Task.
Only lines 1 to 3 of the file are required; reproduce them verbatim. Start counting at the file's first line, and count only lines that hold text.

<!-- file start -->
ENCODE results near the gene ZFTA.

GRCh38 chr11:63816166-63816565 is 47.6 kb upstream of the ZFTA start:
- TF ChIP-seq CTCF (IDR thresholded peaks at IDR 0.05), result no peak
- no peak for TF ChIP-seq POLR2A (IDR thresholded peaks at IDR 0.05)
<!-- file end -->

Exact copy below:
ENCODE results near the gene ZFTA.

GRCh38 chr11:63816166-63816565 is 47.6 kb upstream of the ZFTA start:
- TF ChIP-seq CTCF (IDR thresholded peaks at IDR 0.05), result no peak